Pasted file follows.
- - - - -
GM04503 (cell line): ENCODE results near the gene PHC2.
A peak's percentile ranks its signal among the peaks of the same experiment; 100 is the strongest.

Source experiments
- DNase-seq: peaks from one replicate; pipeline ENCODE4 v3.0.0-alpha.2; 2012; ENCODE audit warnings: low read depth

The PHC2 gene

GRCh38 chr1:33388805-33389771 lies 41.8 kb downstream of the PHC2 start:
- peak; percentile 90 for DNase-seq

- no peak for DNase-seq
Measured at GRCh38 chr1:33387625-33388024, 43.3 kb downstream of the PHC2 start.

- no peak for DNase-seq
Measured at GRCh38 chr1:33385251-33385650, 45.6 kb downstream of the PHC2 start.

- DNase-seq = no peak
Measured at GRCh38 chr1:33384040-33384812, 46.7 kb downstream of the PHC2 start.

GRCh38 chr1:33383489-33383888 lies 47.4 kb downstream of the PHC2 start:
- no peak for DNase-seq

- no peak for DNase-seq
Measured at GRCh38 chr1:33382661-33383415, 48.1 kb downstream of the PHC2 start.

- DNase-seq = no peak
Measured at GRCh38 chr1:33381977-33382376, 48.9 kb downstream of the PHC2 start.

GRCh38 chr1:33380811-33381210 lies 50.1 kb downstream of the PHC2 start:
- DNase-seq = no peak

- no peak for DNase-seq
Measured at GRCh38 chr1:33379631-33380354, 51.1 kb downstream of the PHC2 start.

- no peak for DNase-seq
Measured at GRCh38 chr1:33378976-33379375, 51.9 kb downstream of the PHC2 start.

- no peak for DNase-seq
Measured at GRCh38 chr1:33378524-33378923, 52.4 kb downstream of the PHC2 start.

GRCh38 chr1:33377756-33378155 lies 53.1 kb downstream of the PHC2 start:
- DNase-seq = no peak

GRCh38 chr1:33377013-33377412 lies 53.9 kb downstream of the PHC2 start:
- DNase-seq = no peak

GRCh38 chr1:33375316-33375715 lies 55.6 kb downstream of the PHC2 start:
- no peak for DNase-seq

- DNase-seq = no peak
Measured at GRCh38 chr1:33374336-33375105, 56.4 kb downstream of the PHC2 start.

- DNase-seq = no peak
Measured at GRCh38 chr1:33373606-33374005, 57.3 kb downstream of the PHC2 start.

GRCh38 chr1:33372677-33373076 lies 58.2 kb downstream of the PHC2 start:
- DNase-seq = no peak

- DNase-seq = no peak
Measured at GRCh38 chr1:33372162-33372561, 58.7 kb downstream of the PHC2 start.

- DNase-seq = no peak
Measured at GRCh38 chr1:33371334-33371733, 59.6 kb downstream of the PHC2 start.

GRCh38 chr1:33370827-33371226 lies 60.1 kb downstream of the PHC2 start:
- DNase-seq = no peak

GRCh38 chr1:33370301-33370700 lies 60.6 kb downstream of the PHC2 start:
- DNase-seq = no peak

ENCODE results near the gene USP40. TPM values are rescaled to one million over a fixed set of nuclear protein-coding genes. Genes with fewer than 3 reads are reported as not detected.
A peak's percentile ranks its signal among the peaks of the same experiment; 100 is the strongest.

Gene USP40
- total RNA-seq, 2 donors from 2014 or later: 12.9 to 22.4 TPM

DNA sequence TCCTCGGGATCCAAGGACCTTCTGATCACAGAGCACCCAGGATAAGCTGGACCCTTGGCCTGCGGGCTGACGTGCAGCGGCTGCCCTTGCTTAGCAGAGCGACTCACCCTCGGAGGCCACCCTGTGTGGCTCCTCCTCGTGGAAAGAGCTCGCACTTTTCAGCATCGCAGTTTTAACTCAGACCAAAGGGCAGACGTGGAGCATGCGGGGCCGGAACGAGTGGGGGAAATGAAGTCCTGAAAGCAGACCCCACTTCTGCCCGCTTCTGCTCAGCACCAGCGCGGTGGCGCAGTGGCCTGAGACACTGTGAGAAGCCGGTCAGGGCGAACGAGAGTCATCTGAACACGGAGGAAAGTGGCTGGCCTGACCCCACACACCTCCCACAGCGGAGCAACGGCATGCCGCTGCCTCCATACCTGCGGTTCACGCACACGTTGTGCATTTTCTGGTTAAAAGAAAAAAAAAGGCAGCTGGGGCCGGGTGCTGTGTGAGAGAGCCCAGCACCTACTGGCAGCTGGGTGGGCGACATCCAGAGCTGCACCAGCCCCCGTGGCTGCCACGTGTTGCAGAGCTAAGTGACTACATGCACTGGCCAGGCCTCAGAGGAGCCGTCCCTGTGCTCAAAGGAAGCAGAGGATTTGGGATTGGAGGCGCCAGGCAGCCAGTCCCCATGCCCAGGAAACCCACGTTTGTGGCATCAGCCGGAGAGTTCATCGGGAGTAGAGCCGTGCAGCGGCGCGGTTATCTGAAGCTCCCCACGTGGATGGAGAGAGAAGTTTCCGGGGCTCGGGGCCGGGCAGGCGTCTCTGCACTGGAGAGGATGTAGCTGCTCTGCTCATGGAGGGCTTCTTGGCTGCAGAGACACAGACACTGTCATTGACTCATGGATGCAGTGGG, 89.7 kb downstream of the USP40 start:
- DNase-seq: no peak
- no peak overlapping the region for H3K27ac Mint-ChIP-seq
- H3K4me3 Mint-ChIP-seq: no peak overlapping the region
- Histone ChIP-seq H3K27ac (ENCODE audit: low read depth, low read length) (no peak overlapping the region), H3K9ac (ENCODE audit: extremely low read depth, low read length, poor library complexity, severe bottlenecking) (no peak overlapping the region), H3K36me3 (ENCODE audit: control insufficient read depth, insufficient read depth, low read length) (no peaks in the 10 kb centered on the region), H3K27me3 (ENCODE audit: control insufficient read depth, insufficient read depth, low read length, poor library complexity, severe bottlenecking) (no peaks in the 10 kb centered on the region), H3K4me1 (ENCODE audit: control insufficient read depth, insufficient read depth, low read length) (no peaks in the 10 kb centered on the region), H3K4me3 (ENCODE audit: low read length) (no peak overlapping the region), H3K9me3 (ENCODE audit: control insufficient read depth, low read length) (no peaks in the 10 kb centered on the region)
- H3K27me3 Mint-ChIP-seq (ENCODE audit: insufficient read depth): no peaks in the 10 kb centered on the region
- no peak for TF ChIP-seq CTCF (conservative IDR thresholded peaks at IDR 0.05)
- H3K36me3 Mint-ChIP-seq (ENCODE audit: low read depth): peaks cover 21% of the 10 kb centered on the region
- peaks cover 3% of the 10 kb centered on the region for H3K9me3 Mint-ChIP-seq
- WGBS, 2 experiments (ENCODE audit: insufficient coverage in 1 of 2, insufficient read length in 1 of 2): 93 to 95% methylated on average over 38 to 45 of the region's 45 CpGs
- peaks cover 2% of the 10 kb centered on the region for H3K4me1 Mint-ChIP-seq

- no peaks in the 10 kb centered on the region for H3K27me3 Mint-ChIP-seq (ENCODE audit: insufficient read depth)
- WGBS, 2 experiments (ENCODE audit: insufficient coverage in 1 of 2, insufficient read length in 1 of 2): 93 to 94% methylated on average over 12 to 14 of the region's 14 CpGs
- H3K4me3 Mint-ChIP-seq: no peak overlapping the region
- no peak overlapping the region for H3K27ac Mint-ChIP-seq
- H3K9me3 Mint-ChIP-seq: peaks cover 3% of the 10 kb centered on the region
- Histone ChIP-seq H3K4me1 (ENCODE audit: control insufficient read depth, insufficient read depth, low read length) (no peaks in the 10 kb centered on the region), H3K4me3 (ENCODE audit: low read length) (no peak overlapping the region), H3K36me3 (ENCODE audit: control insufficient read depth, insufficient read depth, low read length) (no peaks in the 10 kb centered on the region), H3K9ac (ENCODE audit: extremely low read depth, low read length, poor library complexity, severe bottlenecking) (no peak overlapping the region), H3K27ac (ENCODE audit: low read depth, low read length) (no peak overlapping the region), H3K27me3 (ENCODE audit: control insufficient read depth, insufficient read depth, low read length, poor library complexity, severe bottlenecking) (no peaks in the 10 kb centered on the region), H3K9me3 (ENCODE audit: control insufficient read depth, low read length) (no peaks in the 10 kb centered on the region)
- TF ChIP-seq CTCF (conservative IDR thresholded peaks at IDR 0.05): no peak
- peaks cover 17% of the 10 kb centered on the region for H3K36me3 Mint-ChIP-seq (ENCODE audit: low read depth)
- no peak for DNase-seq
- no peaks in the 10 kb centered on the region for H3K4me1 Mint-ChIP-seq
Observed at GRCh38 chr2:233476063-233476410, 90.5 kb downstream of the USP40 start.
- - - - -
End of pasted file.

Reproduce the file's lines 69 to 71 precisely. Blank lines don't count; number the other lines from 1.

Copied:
- TF ChIP-seq CTCF (conservative IDR thresholded peaks at IDR 0.05): no peak
- peaks cover 17% of the 10 kb centered on the region for H3K36me3 Mint-ChIP-seq (ENCODE audit: low read depth)
- no peak for DNase-seq